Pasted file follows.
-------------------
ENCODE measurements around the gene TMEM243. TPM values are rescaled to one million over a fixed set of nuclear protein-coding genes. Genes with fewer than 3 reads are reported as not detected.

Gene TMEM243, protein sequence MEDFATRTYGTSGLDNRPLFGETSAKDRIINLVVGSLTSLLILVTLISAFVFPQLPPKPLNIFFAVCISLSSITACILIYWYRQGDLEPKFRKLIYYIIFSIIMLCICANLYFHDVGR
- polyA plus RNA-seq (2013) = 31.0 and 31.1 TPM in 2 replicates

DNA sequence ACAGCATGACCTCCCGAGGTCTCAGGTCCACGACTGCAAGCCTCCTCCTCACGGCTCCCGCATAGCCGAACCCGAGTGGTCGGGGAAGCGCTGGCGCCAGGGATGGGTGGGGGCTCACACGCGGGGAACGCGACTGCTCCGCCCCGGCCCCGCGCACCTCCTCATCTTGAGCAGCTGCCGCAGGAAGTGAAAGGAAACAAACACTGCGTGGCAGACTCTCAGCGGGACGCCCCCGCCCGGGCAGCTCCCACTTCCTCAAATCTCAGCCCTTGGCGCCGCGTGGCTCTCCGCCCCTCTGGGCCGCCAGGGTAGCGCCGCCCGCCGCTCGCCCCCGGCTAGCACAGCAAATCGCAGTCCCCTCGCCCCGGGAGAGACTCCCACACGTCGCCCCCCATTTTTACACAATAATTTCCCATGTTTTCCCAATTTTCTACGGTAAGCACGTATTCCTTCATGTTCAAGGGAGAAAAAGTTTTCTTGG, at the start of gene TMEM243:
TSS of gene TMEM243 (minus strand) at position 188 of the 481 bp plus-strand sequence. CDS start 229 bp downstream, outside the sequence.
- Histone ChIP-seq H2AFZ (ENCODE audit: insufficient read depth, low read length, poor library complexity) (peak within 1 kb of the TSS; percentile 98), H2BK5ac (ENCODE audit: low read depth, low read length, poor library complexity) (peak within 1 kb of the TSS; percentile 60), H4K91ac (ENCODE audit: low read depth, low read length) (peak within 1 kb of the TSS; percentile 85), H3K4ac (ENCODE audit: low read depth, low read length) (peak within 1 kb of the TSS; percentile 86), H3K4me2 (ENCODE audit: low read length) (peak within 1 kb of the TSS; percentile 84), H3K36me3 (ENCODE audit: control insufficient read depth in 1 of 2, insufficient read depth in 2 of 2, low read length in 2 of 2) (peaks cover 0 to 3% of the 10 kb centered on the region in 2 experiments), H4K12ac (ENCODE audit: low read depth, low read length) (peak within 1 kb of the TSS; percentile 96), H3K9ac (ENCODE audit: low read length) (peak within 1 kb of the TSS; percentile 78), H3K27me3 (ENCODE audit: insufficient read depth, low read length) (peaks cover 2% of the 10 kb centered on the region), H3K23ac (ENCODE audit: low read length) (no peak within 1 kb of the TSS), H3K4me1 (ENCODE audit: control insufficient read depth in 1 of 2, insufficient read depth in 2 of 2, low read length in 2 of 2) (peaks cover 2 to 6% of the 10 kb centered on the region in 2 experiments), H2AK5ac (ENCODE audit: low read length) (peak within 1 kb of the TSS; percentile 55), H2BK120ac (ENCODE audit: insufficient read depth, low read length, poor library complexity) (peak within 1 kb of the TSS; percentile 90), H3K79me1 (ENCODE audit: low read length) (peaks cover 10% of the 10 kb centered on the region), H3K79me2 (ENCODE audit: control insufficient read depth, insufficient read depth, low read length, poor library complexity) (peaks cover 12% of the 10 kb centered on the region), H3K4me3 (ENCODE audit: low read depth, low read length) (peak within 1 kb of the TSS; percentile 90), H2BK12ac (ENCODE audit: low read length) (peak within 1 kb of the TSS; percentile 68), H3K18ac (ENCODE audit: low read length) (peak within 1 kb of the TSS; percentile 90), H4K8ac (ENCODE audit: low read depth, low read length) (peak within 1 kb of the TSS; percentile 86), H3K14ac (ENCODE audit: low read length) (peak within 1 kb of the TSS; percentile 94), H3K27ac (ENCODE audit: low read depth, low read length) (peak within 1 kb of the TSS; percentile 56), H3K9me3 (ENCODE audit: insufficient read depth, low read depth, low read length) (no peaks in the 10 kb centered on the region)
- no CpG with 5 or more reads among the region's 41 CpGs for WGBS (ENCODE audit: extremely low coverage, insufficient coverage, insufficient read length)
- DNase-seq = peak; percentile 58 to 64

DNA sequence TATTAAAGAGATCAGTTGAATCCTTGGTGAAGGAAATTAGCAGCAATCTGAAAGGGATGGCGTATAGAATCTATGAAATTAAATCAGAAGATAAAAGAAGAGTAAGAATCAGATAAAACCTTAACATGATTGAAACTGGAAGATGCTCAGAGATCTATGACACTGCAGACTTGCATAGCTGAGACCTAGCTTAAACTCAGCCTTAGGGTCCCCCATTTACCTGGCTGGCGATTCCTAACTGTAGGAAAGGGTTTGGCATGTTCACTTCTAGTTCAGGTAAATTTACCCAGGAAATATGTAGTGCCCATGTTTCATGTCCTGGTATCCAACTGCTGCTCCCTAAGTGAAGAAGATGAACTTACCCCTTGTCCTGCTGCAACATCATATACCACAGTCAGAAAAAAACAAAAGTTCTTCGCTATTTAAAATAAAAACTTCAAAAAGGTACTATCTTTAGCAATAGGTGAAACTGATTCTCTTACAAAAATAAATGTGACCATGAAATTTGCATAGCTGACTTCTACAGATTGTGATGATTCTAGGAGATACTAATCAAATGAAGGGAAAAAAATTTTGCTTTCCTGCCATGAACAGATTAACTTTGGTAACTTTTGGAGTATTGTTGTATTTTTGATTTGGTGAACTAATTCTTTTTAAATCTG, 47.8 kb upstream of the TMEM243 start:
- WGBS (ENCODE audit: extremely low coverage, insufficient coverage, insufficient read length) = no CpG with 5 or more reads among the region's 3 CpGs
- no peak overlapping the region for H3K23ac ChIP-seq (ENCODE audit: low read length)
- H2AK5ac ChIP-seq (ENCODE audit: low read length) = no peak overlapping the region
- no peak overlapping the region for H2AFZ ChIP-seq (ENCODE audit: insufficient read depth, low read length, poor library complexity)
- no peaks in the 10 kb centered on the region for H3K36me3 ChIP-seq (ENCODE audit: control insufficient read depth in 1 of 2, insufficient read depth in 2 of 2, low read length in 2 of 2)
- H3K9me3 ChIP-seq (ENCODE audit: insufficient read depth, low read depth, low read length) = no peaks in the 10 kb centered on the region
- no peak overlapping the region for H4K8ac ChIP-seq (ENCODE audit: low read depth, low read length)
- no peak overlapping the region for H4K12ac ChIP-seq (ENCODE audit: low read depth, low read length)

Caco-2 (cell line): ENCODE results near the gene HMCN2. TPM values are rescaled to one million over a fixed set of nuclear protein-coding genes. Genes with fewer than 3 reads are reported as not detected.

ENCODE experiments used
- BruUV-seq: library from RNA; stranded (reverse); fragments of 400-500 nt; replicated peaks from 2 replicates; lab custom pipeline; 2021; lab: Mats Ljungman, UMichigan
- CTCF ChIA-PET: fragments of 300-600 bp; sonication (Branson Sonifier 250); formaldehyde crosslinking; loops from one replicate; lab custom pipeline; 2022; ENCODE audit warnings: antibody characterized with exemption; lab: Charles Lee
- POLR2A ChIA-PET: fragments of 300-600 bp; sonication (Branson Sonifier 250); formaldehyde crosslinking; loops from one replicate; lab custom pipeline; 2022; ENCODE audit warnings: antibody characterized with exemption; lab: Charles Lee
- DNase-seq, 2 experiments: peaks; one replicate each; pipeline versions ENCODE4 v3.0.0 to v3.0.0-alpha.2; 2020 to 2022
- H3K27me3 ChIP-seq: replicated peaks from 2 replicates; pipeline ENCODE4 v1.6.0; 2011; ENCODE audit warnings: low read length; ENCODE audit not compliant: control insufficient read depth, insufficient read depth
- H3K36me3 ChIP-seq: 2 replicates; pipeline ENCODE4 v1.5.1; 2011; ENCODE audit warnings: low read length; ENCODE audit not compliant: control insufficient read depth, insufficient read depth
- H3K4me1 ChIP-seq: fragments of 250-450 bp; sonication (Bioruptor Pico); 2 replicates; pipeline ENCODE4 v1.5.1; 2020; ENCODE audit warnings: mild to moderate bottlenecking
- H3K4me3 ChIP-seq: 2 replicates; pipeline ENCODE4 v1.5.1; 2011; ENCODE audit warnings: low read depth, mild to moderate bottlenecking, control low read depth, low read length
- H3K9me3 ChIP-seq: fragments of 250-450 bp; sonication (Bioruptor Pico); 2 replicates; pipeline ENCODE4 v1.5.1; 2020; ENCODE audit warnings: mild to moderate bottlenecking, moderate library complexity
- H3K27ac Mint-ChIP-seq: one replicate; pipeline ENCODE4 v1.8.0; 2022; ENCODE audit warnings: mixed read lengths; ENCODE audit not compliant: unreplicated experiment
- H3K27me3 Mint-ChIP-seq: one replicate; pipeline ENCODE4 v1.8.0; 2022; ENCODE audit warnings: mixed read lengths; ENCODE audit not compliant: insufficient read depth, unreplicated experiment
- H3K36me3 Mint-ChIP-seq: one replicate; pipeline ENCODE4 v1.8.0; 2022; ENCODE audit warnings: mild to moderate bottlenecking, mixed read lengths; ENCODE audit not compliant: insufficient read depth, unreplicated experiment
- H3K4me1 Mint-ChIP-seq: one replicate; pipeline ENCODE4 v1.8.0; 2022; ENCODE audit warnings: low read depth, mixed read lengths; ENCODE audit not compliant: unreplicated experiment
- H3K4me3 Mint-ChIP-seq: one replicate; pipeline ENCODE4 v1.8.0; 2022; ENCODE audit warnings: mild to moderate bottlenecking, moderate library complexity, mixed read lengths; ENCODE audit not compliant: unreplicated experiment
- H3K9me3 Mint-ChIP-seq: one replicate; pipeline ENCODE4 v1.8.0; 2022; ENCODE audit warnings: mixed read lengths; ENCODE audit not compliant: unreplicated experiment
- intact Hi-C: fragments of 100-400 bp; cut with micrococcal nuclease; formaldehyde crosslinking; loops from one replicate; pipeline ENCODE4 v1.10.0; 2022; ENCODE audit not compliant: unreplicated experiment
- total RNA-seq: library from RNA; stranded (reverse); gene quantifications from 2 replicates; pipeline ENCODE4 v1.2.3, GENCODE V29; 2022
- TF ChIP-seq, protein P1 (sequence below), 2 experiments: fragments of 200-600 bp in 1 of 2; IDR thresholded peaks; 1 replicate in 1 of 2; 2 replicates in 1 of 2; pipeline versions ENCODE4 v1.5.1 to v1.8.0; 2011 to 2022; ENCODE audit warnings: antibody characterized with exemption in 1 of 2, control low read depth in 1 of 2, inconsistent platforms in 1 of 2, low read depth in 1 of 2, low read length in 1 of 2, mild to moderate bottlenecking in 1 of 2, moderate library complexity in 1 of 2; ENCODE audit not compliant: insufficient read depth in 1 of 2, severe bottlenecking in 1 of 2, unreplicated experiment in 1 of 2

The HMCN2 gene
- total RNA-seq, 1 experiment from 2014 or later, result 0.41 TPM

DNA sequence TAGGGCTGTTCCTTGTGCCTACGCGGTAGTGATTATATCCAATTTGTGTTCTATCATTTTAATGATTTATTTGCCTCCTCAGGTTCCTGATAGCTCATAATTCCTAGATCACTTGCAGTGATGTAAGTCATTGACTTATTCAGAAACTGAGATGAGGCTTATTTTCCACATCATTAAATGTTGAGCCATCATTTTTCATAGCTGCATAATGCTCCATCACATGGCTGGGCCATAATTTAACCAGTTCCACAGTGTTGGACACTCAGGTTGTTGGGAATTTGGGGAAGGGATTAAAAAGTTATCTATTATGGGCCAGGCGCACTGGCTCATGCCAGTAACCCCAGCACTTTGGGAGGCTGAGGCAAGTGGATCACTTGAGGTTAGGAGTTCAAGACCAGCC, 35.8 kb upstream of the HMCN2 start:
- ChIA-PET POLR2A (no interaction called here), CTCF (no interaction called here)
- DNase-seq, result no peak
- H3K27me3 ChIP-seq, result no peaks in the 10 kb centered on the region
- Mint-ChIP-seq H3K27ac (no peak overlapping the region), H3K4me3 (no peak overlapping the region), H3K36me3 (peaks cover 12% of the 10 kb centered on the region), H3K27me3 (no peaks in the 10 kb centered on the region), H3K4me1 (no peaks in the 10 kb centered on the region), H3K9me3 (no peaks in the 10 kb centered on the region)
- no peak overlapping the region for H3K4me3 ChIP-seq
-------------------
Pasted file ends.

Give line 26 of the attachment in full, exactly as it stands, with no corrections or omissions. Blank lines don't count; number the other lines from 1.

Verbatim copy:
- H3K4me1 ChIP-seq: fragments of 250-450 bp; sonication (Bioruptor Pico); 2 replicates; pipeline ENCODE4 v1.5.1; 2020; ENCODE audit warnings: mild to moderate bottlenecking